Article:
As the video preview demonstrates, Tora is fixated on cleansing the world of mutated creatures of all stripes. Players who encounter her in the wild will find her on the trail of something, enlisting the player's aid. There's a lot of variability in her goals, however. Players might have to track down a single creature or a pack of them; the beasts might be in a single location or in several points; they might be roaming the world or they might have a small side-map den. The beast you're chasing can also have several different properties. While she only offers one sort of mission, how the actual hunt goes down is extremely mutable.
Your reward for helping her? Bows. Wilson stated that a third of players opted to play a bow-using class, so it seemed important to give players a Master based specifically around that style of play, even if that means her focus is a bit narrower than the other Masters. She also offers boosts for players who are otherwise using Dexterity in their builds, such as with builds requiring a high level of attack speed; that gives her relevance even to those who'd prefer not to pick up a bow.
Also, there's her hideout map, which is a lush forest area complete with streams and trees. Players who accumulate favor with Tora can purchase decorations with a similar theme, making her hideout the most welcoming and peaceful of the lot. Not that there's anything stopping you from decorating her forest hideout with heads on pikes, of course.
On a more general note, Wilson confirmed that while some Masters will like one another more than others (and there are established relationships between the lot of them) players won't be stymied by advancing one over another. Most players will, however, want to pick one or two Masters and focus on them from the start, since those will be the ones that provide the most tangible benefit to the player character.
Hideouts are most useful for exactly this purpose -- you can only get the daily mission for a Master in your hideout. Otherwise you have to just jump into areas and hope to find them. Endgame areas offer the best odds, as you'll run into one of the seven about half of the time. You do, however, have full control over who's in your hideout, and the team wants to make sure that you're not stuck looking for the master you want while finding one you don't want over and over.
Wilson also discussed the upcoming Beyond League in some detail, which is one of the new Challenge Leagues added with Forsaken Masters
. Players in the Beyond League will have to deal with a race of extradimensional demons invading Wraeclast. When you kill monsters in close proximity to one another, small portals start to open; get enough of those open together, and a larger portal opens up, spawning more powerful monsters. If those
happen close together, an even larger
portal opens up, complete with a unique boss that's designed to be extremely
difficult to kill.
The design team is particularly proud of this league, largely because it keeps the tension high but also puts control firmly in the player's hands. You can pull and kill more carefully to try and avoid big encounters until you're ready for them, or you can pull larger groups in hopes of getting the event to start and reaping the rewards. It also lets players potentially survive longer by having the tools to adjust their experience based on how they're doing. Sure, you'll need to face the big bosses eventually, but you won't round a corner and run into them immediately.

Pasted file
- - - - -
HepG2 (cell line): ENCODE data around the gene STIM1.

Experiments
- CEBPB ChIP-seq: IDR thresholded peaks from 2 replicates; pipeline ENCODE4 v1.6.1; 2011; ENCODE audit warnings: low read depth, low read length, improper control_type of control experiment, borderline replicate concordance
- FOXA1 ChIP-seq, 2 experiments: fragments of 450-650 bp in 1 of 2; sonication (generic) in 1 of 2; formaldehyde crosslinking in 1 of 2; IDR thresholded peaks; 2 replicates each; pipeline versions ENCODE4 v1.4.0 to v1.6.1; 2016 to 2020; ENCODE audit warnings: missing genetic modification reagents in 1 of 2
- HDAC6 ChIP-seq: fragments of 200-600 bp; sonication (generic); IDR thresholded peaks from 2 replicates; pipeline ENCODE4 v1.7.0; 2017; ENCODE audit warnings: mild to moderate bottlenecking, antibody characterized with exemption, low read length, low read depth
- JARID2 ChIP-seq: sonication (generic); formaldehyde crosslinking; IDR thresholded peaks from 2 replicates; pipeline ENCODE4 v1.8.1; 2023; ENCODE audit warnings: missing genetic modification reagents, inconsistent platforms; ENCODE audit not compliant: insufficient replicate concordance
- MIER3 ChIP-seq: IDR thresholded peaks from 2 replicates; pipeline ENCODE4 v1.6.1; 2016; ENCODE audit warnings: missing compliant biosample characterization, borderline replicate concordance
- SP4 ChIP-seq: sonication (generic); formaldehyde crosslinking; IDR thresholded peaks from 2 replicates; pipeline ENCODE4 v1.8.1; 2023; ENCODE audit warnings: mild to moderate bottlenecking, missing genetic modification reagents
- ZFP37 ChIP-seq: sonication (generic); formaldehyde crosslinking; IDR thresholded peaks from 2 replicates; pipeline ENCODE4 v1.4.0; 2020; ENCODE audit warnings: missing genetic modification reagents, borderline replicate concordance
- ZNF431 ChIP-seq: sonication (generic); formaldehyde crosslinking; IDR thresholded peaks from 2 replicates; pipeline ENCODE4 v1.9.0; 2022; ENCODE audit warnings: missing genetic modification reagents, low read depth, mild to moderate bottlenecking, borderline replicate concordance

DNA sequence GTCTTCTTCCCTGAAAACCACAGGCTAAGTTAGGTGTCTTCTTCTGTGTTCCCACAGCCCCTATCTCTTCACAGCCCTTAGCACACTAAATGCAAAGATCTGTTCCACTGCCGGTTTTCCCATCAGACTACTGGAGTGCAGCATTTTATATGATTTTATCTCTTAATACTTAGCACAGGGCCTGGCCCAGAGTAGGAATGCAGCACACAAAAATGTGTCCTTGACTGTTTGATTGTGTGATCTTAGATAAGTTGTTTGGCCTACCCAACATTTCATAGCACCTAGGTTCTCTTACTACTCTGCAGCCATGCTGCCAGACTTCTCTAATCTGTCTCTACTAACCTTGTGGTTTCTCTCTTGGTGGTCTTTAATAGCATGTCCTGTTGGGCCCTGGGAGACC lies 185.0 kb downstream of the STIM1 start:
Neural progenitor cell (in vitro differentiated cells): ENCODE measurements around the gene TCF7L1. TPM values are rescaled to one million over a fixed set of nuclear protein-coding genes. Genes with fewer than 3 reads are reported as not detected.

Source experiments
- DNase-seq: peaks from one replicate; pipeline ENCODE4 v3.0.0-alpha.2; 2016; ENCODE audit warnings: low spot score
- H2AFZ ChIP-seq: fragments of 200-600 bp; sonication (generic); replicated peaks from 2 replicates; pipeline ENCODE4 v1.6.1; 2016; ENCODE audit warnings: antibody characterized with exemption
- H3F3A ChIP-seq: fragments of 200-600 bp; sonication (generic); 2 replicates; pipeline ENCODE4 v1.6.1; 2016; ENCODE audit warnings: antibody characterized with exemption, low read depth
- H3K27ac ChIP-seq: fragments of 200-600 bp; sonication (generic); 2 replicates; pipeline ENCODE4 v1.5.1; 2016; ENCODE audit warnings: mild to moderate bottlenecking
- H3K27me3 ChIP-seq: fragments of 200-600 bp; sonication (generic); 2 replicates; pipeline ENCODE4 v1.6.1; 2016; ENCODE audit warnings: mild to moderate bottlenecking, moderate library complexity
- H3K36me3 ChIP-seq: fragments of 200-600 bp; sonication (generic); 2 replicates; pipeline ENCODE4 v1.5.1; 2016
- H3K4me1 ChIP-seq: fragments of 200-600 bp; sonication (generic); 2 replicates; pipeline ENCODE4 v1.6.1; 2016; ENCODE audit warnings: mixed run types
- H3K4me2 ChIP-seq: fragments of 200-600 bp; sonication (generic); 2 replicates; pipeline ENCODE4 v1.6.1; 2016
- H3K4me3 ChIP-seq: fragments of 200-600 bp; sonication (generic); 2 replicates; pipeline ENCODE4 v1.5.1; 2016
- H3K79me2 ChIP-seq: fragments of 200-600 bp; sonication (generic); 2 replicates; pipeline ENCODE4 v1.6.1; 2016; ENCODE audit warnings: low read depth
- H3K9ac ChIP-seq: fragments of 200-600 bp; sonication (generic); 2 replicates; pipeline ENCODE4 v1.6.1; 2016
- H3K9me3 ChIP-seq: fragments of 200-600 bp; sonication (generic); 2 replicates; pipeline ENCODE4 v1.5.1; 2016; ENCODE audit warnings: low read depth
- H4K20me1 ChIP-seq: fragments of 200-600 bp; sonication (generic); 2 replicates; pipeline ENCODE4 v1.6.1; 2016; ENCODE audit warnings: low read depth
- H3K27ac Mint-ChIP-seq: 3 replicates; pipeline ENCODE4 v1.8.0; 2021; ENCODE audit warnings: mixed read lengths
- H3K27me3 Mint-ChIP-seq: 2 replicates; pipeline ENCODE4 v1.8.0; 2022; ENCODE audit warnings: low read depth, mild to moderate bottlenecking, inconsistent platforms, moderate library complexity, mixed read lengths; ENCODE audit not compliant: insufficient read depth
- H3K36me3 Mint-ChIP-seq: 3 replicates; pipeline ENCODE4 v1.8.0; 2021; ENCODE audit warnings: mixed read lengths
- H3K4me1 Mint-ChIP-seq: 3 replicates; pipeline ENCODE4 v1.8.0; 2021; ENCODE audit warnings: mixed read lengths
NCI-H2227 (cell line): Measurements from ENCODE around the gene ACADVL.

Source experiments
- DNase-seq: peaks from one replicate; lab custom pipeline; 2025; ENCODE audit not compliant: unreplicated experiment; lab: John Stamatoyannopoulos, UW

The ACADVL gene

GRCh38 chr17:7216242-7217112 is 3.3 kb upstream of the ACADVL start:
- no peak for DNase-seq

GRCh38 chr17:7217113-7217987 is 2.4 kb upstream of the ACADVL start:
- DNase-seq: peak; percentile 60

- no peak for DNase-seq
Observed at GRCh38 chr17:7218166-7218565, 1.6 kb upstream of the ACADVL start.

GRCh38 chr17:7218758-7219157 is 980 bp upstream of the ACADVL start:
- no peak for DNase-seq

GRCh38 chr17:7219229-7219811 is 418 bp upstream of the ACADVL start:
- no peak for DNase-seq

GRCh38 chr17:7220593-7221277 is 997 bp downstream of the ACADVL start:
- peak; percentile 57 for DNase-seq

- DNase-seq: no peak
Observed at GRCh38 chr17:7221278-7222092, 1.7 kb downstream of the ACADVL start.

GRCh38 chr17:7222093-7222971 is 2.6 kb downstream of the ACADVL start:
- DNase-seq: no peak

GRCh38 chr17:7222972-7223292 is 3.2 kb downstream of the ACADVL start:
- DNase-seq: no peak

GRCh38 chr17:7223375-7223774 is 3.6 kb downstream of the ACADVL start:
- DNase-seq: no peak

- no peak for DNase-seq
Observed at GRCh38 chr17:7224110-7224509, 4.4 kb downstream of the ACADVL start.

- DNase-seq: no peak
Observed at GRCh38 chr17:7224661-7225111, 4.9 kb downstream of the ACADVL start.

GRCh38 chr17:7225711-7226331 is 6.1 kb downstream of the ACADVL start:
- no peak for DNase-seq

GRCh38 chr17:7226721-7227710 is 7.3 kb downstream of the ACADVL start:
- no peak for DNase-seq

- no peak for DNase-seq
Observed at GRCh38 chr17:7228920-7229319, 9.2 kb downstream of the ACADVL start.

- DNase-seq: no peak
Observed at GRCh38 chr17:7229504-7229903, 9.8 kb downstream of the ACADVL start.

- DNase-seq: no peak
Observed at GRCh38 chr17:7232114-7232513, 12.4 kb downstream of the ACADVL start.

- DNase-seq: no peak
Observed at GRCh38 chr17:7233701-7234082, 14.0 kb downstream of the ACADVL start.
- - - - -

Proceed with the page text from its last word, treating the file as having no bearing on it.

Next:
I also asked a few questions about the balance and system changes coming with the expansion, starting with the across-the-board reduction in mana costs for skills. Wilson explained that the team found several skills simply weren't being combined despite having high synergy; the mana cost for doing so was simply prohibitive. While lowering those costs, it became clear that the game as a whole could support lower mana costs for skills to let players act more often.
It was also a side-effect of making attacks faster -- after all, if the skill comes out faster, it makes more sense to have the costs support more frequent use.
The crafting changes are the other big mechanical addition for the expansion, and this was meant to fill in a hole that existed in the game up to this point. Essentially, while the crafting system that's already in place works, it's hard for players to find something specific from it, instead coming down to rolling the dice and hoping you get what you need. The Master-based systems allow you to aim at something specific, which has benefits for both new and veteran players. New players will have an easier time filling holes in their setup, like stacking on some needed defensive stats; veteran players will be able to fine-tune their equipment to be just what they need.
This is also part of the systems used to ensure that otherwise unattractive Masters offer more diverse benefits. Rather than creating a setup with a Master for each class, the Masters cover broad categories, and Masters who might not otherwise line up with your class can still offer something useful.
Last but not least, I asked about future expansions and what they would contain, to which he simply answered that it depends on what the game is lacking. The first expansion was focused on the endgame because that was the weakest part of the game at the time, but the endgame is still in a good shape now. This expansion focuses more on the core experience. Nevertheless, it's important that every expansion offers players at all ends something of interest; the team wants to reward veterans and new players alike.
goes live for all Path of Exile
players on August 20th.